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The Relationship Between Gambling and Mental Health Issues

October is home to National Mental Health Awareness Week. While these seven days are designated to educate people about mental health issues, it’s important that the other 358 follow suit. This movement’s goal is to let everybody know that mental illness is not equated to personal weakness. According to Neva Pryor, Executive Director of the Council on Compulsive Gambling of New Jersey, The National Alliance on Mental Illness’ website encourages everybody to see the person for who they are and not for their illness.

Did You Know? 1 in 5 Americans lives with a mental health condition. You or somebody you know likely deals with mental illness every day, and needs compassion, empathy and understanding. What they don’t need is judgment, criticism or a stigma.

The National Alliance on Mental Illness and the Council on Compulsive Gambling of New Jersey are taking the pledge to be #StigmaFree, and you can, too.

  • Together we can promote acceptance.
  • Together we can actively challenge negative social stereotypes.
  • Together we can shift the social and systemic barriers for those living with mental health conditions.
  • Together we can encourage understanding through powerful words and meaningful actions.

Share your #StigmaFree images, posts, and support on every platform. Inspire others through Facebook, Twitter, Instagram and SnapChat.

How does mental health relate to gambling?

  • In one of our previous blog posts, “How Gambling Affects Your Health,” we discuss how gambling can cause mental stress ranging from anxiety to depression and suicidal thoughts. Combining preexisting mental health disorders can multiply these side effects and lead to gambling spiraling out of control.

  • The correlation between problem gambling and mental health issues is complicated. Sometimes gambling can lead to mental health problems, and sometimes the sequence occurs in reverse order.

Picture This: You’ve been suffering from anxiety and panic attacks for five years. You’ve found a great regimen of treatment that has been working. Your best childhood friend is getting married, and you are invited to the bachelor(ette) party in Atlantic City. Everything is going fine until the group decides to post up at the roulette table.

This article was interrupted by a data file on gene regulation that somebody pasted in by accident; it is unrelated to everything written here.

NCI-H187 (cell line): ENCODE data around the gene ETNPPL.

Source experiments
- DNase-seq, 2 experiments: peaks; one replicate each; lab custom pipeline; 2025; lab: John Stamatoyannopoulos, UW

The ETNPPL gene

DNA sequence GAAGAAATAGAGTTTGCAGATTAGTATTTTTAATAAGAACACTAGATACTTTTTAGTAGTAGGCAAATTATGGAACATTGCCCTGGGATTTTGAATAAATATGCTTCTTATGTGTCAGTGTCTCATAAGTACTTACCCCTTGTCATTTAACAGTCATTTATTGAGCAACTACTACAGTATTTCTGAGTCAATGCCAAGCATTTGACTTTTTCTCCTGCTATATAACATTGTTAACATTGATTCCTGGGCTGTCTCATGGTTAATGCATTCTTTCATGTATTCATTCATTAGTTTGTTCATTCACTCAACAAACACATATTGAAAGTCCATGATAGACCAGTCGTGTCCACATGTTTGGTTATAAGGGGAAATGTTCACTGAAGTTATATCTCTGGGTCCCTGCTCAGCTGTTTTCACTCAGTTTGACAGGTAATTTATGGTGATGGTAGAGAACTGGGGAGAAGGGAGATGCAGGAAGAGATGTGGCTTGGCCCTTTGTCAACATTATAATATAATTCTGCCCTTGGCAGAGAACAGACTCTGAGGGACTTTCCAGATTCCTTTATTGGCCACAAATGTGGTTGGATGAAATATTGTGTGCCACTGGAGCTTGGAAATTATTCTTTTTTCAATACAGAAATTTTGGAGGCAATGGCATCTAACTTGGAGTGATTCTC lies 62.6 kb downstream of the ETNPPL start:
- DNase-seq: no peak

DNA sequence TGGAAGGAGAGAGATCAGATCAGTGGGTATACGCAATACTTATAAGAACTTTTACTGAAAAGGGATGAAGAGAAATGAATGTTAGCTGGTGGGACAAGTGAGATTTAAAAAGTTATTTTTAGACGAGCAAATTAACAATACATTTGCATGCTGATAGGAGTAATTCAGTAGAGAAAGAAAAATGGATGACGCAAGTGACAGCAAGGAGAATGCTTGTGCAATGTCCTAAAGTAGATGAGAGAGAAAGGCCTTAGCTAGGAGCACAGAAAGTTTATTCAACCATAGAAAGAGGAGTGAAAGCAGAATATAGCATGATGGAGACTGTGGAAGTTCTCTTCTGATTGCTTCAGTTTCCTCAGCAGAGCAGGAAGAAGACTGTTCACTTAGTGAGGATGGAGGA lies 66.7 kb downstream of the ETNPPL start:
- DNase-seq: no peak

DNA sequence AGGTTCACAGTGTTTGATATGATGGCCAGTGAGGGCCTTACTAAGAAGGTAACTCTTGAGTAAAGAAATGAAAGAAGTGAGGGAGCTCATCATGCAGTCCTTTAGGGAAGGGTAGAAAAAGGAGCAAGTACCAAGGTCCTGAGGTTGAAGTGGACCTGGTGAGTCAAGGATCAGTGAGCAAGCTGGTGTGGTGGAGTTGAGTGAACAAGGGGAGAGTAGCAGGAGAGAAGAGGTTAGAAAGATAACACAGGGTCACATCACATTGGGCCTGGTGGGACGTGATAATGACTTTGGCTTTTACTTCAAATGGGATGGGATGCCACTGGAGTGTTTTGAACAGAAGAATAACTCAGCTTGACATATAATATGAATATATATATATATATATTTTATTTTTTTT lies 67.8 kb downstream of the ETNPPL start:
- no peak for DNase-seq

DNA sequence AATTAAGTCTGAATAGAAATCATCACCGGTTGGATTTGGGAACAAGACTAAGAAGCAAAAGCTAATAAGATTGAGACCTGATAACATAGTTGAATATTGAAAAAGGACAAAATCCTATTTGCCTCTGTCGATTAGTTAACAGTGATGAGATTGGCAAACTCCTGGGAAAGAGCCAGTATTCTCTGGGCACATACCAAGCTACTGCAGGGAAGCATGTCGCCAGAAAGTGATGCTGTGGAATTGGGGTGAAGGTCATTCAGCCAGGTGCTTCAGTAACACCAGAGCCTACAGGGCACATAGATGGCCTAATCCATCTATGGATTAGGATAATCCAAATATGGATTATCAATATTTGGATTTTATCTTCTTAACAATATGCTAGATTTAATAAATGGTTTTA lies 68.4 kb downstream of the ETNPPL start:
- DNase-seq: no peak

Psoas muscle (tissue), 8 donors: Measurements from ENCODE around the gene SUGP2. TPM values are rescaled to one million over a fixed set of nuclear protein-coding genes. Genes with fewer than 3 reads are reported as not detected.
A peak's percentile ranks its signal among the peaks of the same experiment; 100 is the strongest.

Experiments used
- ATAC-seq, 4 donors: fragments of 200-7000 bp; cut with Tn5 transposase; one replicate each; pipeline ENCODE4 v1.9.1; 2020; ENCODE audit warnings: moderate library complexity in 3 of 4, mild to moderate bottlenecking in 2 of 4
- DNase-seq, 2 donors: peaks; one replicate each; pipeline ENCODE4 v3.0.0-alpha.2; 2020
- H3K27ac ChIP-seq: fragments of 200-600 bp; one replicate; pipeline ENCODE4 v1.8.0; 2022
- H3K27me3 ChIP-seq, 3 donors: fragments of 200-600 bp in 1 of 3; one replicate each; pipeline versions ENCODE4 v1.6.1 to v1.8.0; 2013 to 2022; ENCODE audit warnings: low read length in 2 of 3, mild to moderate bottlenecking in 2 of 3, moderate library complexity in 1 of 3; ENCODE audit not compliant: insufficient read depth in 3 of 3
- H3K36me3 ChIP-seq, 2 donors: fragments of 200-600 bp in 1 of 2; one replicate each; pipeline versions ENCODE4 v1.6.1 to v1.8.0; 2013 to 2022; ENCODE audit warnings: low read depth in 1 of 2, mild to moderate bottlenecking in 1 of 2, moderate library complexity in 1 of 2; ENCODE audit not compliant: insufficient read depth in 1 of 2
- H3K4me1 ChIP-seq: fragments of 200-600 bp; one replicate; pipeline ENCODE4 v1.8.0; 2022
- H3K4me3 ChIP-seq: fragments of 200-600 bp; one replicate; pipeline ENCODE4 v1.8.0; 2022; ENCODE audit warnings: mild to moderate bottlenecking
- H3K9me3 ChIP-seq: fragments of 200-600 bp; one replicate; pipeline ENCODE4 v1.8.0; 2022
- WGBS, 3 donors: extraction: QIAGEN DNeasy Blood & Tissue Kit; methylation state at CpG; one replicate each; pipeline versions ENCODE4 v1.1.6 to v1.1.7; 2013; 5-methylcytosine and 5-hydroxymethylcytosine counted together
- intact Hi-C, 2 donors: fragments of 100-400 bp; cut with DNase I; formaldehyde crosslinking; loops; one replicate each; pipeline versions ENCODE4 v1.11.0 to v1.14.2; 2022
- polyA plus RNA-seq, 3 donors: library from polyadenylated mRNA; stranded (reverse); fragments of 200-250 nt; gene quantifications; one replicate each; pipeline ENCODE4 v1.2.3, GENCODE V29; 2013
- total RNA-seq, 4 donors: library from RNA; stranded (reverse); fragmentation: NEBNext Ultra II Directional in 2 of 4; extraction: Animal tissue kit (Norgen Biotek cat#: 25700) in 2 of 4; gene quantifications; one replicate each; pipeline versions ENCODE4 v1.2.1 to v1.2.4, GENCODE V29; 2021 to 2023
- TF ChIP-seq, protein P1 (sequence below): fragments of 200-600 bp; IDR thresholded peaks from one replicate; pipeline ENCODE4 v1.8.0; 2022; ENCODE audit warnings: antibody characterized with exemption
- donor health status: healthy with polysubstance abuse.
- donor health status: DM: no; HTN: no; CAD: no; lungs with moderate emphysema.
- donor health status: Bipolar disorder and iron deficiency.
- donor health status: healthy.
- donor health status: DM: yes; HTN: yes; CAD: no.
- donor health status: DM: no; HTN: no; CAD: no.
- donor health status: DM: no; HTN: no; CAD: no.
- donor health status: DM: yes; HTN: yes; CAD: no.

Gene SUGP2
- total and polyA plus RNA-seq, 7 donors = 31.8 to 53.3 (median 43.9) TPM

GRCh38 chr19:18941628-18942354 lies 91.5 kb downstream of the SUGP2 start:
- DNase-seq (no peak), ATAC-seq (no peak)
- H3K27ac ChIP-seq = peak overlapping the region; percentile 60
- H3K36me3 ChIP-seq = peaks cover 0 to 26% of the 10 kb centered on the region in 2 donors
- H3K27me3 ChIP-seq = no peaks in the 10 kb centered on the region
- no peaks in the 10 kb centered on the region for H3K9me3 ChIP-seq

You think to yourself, “I should probably sit this round out. I am living paycheck to paycheck and a financial loss would really set me back.” You maintain your composure. You sit back and watch your friends gamble for hours on end while you take advantage of the complimentary cocktails. “Am I the only one no having fun? One or two bets can’t hurt,” you think to yourself.


 (Blog Image Source – Roulette Table)

You decide to join the crowd and play a few spins. You exchange your hard-earned $100 bill for some plastic chips and after a few wagers (some winning and some losing) you up the stakes. “This is easy. I am having fun, and I only lost $50,” you say to the stranger to your left.

Fast forward one hour, two drinks and three ATM withdrawals. The fun has stopped, and so has the winning streak. Your group heads back to the hotel rooms, and you are having second thoughts. “Was that $1,000 worth the rush? Was that the cost of fitting in?” You may even justify the decision to yourself and conjure a plan to win back your losses in a different type of game (i.e. sports gambling in East Rutherford, NJ, or in Atlantic City).

Everybody is going to sleep, but your mind is uneasy. You realize that you have to tell your roommates about losing next month’s rent and the stress snowballs into intense anxiety. You can’t sleep. You can barely breathe. “Oh no. Please. No. Not here. I can’t have a panic attack here.” Unfortunately, it’s too late. Your fate has been decided for you, and your mental health issue is rearing its ugly head…

In conclusion:

  • Don’t let the bright lights and peer pressure trigger your recurring mental health issues. Whether you have a health issue or gambling addiction, help is available.

  • Situations like the one above do not have to affect you or your loved ones ever again. There is hope. For more information on our services and the relationship between mental health and gambling, call 1-800-GAMBLER.

Our support team is available 24 hours a day, and we are here for you, your friends, or anybody who needs help handling problematic gambling and sports betting around East Rutherford, NJ.